The way that we make policy in the Labour Party is changing

June 21, 2013 1:33 pm

As we watch the bedroom tax ruin lives, child poverty rise and the use of food banks go through the roof, we all know that the election in 2015 will be the most crucial we have fought for a long time. For people across the country, it is vital that we get our manifesto right and put Ed Miliband into number 10.

Tomorrow representatives from all parts of our party will converge on Aston University for the 2013 meeting of the National Policy Forum. As Chair, I am looking forward to what is an important step on the road to writing that winning manifesto.

We’ve got a lot on our agenda. On the Saturday, we will be finalising the policy papers on the ten areas which have been out for consultation all year. These cover a wide range of issues from young people and politics to tax avoidance, a British investment bank, housing and the integration of the NHS and social care. You can see all the papers here. On Sunday, we will be looking forward and discussing what we need to tackle in the next stages of our work, particularly how we can prioritise and deliver on Labour’s values in a constrained economic setting.

There is one thing that I hope will be clear from this weekend: the way that we make policy in the Labour Party is changing. We are making sure that our policy processes and structures are fully open, transparent and accessible for members and for the wider public. If we are to write a manifesto that speaks to people, then we need to listen to people as we write it.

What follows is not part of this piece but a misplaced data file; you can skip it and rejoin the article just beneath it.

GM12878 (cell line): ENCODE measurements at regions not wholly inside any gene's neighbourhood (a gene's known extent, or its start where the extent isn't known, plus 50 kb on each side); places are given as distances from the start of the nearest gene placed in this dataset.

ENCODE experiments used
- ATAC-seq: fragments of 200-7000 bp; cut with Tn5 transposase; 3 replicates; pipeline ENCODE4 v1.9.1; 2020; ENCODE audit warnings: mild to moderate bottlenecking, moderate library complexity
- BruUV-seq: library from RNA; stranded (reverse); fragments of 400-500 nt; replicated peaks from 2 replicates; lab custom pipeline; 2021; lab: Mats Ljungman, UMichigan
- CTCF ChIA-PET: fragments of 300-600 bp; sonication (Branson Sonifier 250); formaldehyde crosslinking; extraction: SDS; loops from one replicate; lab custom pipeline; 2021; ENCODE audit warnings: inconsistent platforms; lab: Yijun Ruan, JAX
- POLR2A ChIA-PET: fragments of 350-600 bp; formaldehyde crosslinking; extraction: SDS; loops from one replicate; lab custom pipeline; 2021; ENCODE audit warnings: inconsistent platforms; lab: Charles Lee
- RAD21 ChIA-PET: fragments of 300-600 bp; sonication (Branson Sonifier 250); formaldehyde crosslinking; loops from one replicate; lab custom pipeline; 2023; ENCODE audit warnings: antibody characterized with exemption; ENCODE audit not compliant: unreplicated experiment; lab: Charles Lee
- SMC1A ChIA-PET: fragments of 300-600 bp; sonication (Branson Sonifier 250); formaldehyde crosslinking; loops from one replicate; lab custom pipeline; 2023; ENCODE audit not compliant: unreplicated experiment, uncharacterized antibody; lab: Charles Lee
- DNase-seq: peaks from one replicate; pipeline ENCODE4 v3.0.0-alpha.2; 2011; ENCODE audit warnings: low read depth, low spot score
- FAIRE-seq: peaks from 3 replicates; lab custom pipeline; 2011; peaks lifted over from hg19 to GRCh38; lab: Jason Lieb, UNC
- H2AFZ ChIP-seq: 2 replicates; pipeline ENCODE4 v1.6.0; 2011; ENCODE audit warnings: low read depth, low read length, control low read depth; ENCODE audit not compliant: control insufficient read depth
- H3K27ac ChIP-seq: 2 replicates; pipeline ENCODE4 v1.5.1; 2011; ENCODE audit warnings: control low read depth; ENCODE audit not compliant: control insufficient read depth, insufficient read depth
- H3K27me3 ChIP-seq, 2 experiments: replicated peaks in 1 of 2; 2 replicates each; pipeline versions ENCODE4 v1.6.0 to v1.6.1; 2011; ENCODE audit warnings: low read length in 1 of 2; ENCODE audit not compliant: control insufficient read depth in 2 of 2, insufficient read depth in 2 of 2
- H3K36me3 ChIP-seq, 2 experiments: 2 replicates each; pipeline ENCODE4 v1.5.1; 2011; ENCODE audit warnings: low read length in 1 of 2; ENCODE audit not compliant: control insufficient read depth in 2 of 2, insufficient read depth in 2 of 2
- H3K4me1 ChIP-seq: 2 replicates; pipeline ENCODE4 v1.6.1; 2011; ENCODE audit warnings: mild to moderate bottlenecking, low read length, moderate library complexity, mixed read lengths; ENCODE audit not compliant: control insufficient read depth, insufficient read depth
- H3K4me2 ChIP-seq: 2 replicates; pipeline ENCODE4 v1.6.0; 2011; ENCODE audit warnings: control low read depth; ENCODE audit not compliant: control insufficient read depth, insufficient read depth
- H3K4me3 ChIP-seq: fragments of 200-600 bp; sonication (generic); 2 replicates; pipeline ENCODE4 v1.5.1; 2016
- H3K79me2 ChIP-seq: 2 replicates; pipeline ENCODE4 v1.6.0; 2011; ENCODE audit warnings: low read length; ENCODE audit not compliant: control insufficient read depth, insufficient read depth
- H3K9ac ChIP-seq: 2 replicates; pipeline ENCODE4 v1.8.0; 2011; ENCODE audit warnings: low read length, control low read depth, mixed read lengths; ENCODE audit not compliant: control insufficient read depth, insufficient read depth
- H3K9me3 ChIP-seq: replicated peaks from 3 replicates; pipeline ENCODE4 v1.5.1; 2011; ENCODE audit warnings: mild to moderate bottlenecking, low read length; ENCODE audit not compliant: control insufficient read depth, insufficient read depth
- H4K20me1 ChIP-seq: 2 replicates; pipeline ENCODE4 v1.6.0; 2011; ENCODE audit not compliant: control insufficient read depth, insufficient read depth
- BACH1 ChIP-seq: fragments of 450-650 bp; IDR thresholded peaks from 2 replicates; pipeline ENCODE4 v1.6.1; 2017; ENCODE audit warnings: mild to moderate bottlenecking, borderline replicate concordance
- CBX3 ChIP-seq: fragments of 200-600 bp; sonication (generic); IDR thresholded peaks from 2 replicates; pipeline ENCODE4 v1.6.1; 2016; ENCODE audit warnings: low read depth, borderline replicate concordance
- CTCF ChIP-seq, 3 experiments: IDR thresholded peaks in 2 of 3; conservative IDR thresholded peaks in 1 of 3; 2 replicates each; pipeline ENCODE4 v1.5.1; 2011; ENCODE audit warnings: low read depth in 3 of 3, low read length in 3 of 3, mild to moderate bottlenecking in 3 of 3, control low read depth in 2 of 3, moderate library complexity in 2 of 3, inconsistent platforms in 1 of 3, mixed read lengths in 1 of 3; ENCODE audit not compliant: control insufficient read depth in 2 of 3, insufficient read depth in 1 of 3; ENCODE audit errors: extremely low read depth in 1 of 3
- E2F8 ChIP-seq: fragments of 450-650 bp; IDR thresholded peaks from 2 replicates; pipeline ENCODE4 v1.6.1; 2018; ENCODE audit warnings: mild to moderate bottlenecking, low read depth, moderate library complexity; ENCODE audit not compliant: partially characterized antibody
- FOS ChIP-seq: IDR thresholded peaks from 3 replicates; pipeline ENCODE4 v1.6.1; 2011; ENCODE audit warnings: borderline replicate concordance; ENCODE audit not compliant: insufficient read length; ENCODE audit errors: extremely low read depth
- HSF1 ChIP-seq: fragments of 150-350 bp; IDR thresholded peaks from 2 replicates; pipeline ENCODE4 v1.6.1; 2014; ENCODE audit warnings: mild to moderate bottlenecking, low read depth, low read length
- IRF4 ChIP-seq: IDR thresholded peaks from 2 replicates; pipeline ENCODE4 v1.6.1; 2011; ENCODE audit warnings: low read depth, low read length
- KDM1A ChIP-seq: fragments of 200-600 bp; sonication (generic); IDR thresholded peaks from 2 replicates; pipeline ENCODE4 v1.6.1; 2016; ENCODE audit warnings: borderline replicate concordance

Our new Your Britain website is revolutionalising how we formulate policy. Since we launched under a year ago, we’ve had hundreds of submissions and we’ve had Your Britain discussion events in every corner of the country. You can see for yourself the quality of the debate by having a look here.

But it isn’t just about structures, it is about a change of mindset too and that is where all of us come in. It is easy to fall back in to the habits of the past – whether that is giving in to cynicism, or falling straight in to opposition mode at the first sign of disagreement. We are not going to be able to agree about everything, we are not going to be able to have everything in the manifesto that we might want – but we are going to have a manifesto that we are all proud of.

I am determined that every member of our party feels like they have a stake in our policies for 2015. We’re going to build our One Nation manifesto from the grassroots up, and you are going to be involved every step of the way.

I’ll report back here after the NPF, and I’ll keep in touch throughout the process.

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